One of the special programs that the Native American population enjoys are health care services. Through a network of hospitals and clinics, the federally recognized tribe members can receive affordable or free medical services and health insurance such as maternal and child health, in and out-patient benefits, nutrition program, palliative care, and mental health wellness and rehabilitation.

Housing Benefits

Along with the medical program that Native Americans enjoy is housing benefit. It provides a solution for Native Americans’ housing needs in tribal areas where there are high poverty rates and low incomes, overcrowding and the of lack safe, sanitary, and decent homes, particularly in more rural and remote areas. 

The Bureau of Indian Affairs (BIA) and federally-recognized Indian Tribes for American Indians and Alaska Native (AI/AN) administer The Housing Improvement Program (HIP), which provides financial grants for home repair, renovation, replacement and new housing for eligible American Indians and Alaska Natives (AI/AN) and families who have no immediate resource for standard housing.

A mortgage program that is managed by HUD helps eligible borrowers to loan for buying, building, renovating, or refinancing a home for terms of up to 30 years that comes with no prepayment penalties. Another housing program is the Indian Community Development Block Grant program that provides grants which can be used to develop viable Native American and Alaska Native communities.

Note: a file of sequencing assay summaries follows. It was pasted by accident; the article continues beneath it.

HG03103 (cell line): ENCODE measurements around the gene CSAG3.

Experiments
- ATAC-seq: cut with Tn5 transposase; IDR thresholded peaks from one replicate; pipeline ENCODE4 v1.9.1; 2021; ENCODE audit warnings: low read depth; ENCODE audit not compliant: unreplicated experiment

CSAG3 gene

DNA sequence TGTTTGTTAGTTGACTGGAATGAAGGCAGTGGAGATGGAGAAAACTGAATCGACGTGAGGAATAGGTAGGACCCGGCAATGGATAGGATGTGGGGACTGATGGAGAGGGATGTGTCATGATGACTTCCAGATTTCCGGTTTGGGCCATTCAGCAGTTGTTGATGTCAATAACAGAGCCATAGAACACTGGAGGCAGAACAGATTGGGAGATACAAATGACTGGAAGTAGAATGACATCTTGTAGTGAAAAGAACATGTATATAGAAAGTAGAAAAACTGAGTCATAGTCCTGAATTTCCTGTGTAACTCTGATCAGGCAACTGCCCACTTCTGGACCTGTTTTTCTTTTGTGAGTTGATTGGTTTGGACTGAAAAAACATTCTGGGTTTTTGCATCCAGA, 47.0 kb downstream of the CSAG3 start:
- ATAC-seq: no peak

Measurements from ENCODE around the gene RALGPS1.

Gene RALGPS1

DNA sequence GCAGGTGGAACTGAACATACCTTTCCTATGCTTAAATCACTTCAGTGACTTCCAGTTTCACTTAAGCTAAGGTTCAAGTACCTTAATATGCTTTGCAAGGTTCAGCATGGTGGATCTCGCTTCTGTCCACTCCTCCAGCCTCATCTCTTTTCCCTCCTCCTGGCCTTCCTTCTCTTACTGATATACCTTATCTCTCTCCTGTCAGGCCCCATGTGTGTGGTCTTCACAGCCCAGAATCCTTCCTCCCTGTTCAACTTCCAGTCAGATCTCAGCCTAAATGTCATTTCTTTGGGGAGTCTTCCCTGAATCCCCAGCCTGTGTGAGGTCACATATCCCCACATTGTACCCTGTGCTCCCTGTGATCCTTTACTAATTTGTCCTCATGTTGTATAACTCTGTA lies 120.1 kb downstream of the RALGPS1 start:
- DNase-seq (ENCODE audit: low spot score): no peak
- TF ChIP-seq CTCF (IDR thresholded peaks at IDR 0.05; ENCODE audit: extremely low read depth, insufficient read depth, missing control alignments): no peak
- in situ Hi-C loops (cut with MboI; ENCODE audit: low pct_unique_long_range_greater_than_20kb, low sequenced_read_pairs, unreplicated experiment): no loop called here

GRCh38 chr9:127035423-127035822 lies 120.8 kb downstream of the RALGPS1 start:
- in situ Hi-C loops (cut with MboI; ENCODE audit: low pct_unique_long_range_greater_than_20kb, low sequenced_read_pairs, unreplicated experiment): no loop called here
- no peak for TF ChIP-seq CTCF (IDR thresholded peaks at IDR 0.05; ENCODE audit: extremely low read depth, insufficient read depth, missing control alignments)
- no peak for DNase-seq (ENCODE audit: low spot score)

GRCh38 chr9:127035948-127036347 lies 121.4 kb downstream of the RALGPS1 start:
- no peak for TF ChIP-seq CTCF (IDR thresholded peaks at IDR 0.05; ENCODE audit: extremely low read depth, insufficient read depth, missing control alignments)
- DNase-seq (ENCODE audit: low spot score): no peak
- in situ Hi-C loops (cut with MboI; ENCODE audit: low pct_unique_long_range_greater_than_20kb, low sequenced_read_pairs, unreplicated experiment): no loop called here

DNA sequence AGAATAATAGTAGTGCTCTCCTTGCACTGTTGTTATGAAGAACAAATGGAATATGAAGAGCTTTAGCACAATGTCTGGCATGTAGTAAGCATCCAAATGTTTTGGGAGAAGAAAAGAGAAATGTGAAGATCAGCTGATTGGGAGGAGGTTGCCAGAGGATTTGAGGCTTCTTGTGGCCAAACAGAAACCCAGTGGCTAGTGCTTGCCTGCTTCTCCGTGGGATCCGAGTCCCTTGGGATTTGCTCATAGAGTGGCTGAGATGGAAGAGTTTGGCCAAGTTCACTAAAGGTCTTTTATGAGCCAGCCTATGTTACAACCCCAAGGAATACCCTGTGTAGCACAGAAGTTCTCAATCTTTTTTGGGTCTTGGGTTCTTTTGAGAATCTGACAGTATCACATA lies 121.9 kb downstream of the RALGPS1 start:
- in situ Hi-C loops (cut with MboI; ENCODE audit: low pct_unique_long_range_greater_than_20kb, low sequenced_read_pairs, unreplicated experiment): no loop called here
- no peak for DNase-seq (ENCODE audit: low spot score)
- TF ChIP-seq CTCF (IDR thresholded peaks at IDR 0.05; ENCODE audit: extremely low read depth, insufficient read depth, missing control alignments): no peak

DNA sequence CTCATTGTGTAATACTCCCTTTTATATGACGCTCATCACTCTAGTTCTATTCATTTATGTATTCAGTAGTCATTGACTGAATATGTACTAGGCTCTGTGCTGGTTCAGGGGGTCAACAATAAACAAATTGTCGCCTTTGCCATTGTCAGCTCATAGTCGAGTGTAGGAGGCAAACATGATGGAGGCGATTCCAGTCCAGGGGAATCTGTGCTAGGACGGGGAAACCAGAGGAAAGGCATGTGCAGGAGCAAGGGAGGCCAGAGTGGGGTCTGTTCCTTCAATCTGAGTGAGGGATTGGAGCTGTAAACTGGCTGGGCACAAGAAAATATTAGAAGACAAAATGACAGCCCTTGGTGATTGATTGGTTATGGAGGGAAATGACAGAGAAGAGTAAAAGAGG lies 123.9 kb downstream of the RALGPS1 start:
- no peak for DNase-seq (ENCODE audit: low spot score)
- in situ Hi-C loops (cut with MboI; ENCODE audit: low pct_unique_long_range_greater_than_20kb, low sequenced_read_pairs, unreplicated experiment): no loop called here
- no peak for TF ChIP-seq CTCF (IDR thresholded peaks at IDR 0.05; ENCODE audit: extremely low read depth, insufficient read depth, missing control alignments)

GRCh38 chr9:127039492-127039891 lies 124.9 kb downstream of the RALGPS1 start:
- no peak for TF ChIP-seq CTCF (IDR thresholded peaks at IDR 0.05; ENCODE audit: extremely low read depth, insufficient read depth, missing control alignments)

They grant aid in acquiring modest housing, proper and sanitary living environments, and economic opportunities for those with low and moderate incomes. These housing programs are designed to address the issue of housing difficulties through renovation, land acquisition, and new housing construction, community facilities, economic growth, and eliminating imminent public and safety threat.

Law Enforcement and Reservation Benefit

Aside from lot allotment, Native Americans also receive benefits such as law enforcement on reservations, tribal prisons and other detention centers. This means that tribes can exercise authority and criminal jurisdiction over tribal members and non-Indians for detention and prosecution.

There are also series of programs to meet the needs of law enforcement in Native American communities and villages that offer a variety of funding in areas such as personnel hiring, training, uniforms, equipment, technologies, police vehicles, and other emerging law enforcement needs.

Educational Benefit

Educational benefits for Native Americans are provided to address the financial incapability of the Native Americans for university or college admission. The American Indian College Fund provides scholarships to Native American and Alaska Native students and also provides financial aids to the nation’s 33 accredited tribal colleges and universities.

A student’s tribe is another good source of financial aid because tribes have scholarships for their members. If Native American students major in health professions, engineering, and accounting, the Indian Health Service Scholarship will provide educational support such as stipends, full tuition, books, uniforms, equipment, insurance, national board exams and internship.

Can a Non Native American Join a Tribe Conclusion

In conclusion, obtaining tribal membership may be a dream of every native and some non-native Americans because of its affiliate tribal benefits such as scholarships, minority recognitions, property rights, stipends, and tax exemptions. However, non-native Americans cannot join the tribe if they are not federally recognized through blood quantum and lineage.